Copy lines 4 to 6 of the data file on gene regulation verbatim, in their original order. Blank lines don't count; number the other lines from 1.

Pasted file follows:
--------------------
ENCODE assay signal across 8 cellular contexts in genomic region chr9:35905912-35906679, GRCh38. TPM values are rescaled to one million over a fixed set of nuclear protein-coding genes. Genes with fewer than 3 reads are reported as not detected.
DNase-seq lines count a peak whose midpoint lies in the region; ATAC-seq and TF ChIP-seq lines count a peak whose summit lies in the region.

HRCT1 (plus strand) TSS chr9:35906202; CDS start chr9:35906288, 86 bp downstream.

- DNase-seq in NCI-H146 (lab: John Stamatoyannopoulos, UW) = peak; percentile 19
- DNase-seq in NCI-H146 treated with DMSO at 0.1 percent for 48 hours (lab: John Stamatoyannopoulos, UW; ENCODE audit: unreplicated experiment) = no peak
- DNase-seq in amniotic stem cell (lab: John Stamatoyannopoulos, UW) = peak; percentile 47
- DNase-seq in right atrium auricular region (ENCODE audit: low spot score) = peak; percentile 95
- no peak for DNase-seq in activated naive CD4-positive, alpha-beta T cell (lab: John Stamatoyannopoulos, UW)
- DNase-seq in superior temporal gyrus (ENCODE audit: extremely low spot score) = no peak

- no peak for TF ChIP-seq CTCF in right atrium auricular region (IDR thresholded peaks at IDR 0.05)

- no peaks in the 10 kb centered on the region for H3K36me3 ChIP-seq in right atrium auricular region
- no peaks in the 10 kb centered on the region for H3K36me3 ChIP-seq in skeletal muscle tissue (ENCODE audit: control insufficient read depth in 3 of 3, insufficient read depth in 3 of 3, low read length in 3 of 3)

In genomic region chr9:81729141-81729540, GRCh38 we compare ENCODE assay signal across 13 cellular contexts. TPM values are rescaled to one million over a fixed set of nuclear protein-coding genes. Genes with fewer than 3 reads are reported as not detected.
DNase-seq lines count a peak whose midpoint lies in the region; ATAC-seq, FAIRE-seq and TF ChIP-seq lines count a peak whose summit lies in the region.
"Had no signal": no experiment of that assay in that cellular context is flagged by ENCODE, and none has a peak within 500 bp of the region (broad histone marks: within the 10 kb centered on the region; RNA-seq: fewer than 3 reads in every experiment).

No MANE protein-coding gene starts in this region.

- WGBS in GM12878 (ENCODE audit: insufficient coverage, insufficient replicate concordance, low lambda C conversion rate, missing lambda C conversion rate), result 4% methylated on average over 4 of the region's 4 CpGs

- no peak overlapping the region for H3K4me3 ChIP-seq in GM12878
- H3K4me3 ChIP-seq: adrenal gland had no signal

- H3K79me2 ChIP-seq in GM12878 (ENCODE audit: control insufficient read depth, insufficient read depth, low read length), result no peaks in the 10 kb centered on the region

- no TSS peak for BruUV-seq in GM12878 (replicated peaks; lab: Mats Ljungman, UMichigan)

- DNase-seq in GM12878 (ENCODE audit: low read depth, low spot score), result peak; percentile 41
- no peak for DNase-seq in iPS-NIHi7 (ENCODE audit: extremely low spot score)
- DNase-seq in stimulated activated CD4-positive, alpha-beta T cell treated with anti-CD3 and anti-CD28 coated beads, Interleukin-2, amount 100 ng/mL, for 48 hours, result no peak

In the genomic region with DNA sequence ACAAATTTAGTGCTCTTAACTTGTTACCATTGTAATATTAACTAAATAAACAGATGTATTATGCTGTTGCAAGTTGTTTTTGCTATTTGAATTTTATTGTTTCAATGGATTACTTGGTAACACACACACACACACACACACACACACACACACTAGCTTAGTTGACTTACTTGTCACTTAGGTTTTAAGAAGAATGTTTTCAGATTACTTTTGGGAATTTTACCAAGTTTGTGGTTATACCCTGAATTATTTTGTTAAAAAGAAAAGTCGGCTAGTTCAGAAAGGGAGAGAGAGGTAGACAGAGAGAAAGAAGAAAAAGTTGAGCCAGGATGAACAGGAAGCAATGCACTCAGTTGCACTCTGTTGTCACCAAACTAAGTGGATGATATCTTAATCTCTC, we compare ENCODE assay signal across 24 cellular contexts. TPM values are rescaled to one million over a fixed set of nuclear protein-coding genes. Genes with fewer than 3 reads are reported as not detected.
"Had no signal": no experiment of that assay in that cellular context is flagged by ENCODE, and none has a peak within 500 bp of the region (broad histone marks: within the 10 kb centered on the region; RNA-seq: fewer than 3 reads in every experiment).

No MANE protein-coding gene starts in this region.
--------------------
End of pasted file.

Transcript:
- DNase-seq in NCI-H146 (lab: John Stamatoyannopoulos, UW) = peak; percentile 19
- DNase-seq in NCI-H146 treated with DMSO at 0.1 percent for 48 hours (lab: John Stamatoyannopoulos, UW; ENCODE audit: unreplicated experiment) = no peak
- DNase-seq in amniotic stem cell (lab: John Stamatoyannopoulos, UW) = peak; percentile 47